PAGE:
Red Sox

Red Sox

BOSTON -- Dave Dombrowski's system of team building can best be described as blunt force trauma. See player, grab player, don't get too bogged down in the details; if a door ends up knocked off its hinges, send a repairman.

The sledgehammer approach broke a two-year cycle of underachievement and produced the greatest team in Red Sox history. Dombrowski sacrificed a considerable amount of both prospect and financial capital to acquire Craig Kimbrel, David Price, Chris Sale, and Nathan Eovaldi, but there's no questioning the results in a magical 2018. One hundred and eight wins and a World Series title? Mission bleeping accomplished.

Now comes the hard part, and it requires a defter touch. Replace that sledgehammer with a scalpel, toss the McMansion blueprints for a farmhouse demanding ground-up vision, replace those Mike Tyson haymakers with Floyd Mayweather's artistry.

That's the task facing the Red Sox and a roster that will soon be in transition. Does Dombrowski sound like the man for that job?

Not from here.

His security is a natural topic of conversation given his cratering team. The Red Sox lost for the ninth time in 10 games on Tuesday night, dropping a 6-2 decision to the woeful Royals without putting up much of a fight.

They're hopelessly out of the division race, plummeting in the wild-card race and on the verge of turning September into draft pick tankathon. While it's true that none of us saw this coming, it's also accurate that Dombrowski's job was to recognize warning signs over the winter and take bold action.


He instead followed the path of least resistance, re-signing World Series heroes Eovaldi and Steve Pearce despite red flags, extending Sale before even seeing him pitch in a real game following last season's shoulder injury, and assuming internal solutions such as Tyler Thornburg and Steven Wright could mitigate the loss of closer Craig Kimbrel and setup man Joe Kelly. File each of those decisions under, "Disaster."

A year remains on Dombrowski's contract, but the wolves are already circling. The Globe's Dan Shaughnessy reported on Tuesday that Dombrowski has walled himself off from most of baseball operations except trusted advisors Frank Wren and Tony La Russa, and will likely be fired this fall. (For what it's worth, Dombrowski left his box after the loss Tuesday night with a trio of Theo Epstein holdovers -- senior VP of operations Raquel Ferreira and assistant GMs Brian O'Halloran and Eddie Romero.)

The implication is that Dombrowski will lose his job for reasons relating to personality, but in reality, he can be judged harshly on performance, too.

Signing Eovaldi to a $68 million extension despite his long history of underperformance and injury was a mistake that hamstrung the roster, especially following April surgery that left the team without a fifth starter. Eovaldi's replacements averaged three innings a turn for three months before the acquisition of Andrew Cashner, who dropped to 1-4 on Tuesday with a 7.54 ERA. As a beloved broadcaster might say, "Yuck."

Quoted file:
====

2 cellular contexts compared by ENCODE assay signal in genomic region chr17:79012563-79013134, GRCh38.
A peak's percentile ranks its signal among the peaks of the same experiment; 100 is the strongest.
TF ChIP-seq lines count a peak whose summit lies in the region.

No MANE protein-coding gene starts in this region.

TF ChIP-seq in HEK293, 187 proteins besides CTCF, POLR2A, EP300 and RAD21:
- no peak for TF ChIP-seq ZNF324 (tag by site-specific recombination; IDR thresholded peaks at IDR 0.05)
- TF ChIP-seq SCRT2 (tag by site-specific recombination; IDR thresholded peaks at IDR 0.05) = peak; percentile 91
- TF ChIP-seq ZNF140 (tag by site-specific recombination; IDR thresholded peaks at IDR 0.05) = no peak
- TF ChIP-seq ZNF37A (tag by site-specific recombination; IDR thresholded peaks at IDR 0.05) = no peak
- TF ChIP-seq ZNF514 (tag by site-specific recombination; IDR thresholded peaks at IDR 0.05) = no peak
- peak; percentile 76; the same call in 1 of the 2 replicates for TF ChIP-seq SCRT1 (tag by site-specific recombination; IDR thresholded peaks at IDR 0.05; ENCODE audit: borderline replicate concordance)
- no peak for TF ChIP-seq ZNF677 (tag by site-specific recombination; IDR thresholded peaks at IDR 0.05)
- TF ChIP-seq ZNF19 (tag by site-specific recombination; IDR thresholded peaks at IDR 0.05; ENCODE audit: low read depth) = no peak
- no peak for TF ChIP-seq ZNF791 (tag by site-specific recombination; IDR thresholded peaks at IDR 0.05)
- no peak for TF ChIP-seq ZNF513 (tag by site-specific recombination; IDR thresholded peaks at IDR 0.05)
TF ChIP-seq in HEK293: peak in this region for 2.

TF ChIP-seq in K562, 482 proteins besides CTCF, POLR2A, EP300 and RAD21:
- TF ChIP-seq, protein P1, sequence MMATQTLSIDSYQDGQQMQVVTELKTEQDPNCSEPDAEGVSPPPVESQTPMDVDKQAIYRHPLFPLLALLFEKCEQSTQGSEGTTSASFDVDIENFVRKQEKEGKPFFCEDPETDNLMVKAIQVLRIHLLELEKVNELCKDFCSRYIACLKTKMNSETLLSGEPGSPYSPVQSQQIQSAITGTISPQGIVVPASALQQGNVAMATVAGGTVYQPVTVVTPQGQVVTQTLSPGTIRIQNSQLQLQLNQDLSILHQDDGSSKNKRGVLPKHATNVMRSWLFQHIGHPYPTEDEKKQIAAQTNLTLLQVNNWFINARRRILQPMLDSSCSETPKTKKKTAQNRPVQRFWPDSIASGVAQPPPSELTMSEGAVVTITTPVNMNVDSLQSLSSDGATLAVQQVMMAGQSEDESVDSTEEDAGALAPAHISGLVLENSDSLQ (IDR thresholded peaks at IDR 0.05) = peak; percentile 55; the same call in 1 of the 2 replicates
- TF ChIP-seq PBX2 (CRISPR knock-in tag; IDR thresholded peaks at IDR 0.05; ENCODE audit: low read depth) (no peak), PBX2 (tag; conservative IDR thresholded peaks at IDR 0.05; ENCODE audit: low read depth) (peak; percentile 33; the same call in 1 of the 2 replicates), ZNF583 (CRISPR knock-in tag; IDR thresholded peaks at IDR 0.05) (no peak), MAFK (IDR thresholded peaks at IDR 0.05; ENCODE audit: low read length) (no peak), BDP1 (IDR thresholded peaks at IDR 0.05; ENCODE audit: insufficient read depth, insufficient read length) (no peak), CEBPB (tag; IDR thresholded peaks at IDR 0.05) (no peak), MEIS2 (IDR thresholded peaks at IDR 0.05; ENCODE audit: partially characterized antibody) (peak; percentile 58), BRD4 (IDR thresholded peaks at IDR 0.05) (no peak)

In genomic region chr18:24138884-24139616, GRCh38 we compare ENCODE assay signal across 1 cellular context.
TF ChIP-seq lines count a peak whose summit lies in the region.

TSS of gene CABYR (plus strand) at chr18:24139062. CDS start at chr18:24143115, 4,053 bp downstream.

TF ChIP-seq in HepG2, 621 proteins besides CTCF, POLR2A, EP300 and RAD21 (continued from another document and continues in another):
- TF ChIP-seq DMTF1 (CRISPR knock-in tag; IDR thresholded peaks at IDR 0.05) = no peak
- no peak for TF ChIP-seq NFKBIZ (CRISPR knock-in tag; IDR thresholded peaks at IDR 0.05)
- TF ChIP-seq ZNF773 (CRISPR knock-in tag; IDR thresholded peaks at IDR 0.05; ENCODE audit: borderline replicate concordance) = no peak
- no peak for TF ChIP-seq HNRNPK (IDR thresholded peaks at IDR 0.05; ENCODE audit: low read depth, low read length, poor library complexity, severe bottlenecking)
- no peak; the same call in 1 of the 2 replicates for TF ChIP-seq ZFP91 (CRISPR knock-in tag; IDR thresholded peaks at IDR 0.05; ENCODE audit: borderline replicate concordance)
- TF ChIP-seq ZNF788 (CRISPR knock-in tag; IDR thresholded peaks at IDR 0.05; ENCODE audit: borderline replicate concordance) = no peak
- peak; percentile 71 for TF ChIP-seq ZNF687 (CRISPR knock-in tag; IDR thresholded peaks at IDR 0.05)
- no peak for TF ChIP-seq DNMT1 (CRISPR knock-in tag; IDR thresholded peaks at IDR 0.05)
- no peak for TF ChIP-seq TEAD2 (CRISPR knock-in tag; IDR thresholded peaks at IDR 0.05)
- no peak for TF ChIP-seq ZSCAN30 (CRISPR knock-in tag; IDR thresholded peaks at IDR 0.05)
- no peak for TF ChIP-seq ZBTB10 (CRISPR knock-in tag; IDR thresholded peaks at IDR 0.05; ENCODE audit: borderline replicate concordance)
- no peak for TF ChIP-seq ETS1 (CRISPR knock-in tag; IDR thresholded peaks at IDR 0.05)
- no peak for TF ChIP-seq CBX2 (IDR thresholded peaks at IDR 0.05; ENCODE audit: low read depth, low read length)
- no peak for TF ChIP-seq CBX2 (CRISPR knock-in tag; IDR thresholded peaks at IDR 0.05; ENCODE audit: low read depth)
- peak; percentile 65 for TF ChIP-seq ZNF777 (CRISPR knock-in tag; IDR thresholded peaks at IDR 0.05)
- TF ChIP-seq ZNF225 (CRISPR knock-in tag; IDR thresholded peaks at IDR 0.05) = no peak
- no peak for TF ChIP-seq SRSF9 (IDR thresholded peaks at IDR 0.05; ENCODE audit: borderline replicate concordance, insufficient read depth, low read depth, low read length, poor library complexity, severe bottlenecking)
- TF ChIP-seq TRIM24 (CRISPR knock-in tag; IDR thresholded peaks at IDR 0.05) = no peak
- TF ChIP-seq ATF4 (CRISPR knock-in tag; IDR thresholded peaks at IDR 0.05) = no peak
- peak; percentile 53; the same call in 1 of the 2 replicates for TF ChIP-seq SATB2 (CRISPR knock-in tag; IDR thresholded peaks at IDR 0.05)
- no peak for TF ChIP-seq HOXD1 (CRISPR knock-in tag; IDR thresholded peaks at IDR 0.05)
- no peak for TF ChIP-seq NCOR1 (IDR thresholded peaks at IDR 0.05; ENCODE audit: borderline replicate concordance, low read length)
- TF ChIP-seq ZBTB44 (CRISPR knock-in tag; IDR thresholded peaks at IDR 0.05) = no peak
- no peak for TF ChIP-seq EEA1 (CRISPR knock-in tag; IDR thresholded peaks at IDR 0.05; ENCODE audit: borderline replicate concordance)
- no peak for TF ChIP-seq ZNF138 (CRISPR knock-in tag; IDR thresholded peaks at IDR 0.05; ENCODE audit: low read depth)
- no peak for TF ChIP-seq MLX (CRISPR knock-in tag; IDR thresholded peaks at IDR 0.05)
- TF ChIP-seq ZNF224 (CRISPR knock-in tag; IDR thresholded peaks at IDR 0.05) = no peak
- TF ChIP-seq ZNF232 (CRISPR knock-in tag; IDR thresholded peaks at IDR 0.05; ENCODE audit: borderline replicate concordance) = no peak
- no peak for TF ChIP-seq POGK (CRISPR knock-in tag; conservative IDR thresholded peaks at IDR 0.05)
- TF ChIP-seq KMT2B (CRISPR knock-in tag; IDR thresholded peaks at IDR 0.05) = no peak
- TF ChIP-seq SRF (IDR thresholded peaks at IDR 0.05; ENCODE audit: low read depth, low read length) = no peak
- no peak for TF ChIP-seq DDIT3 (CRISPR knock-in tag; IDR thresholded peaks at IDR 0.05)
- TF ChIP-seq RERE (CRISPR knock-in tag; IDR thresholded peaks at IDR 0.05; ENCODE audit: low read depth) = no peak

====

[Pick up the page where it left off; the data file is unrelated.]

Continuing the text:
Signing Sale to a $145 million extension despite his own history of second-half fades -- not to mention last season's shoulder injury that left him mostly useless until the final three outs of the playoffs -- was an easy first-guess. The extension doesn't even kick in until 2020. Imagine signing a free-agent starter solely for his decline years. There's no easy way out of that one, especially now that Magic Johnson isn't running the Dodgers anymore. Ownership has every right to feel queasy.

World Series hero David Price delivered when it mattered most, but he has otherwise proven a remarkably poor fit for Boston. Even knowing what Price would deliver last October, it's hard to imagine John Henry would shell out another $217 million if offered a mulligan.

Those three pitchers will almost certainly comprise the top of the rotation next year, and if that doesn't put a lump in your throat, nothing will.

That's on Dombrowski. So is a farm system that's in the process of being rebuilt behind promising prospects infielder Tristan Casas and right-hander Bryan Mata, but is bereft of talent in the upper levels, which is why the bullpen has seen a parade of Joshes and Ryans and Mikes fail to stem the bleeding.

The next Red Sox GM faces some pivotal decisions. Should Mookie Betts be extended or traded? If J.D. Martinez opts out, do you sign him long-term? Is it worth trying to find a taker for Price? Can budding superstar Rafael Devers be signed to an extension? Is Jackie Bradley Jr. worth keeping? Who replaces Rick Porcello's innings? Is Brandon Workman a solution at closer or will resources need to be spent on a fireman? Is Andrew Benintendi a part of the future or a lure for pitching?


That's a very different job than the one Dombrowski inherited from Ben Cherington almost exactly four years ago. What ownership must ask itself is if he's the right man for the new challenge, or if it's time to find his replacement.

The next great Red Sox team is going to require a chisel, not a bulldozer, and Dombrowski's wearing a hard hat.

Click here to download the new MyTeams App by NBC Sports! Receive comprehensive coverage of your teams and stream the Celtics easily on your device.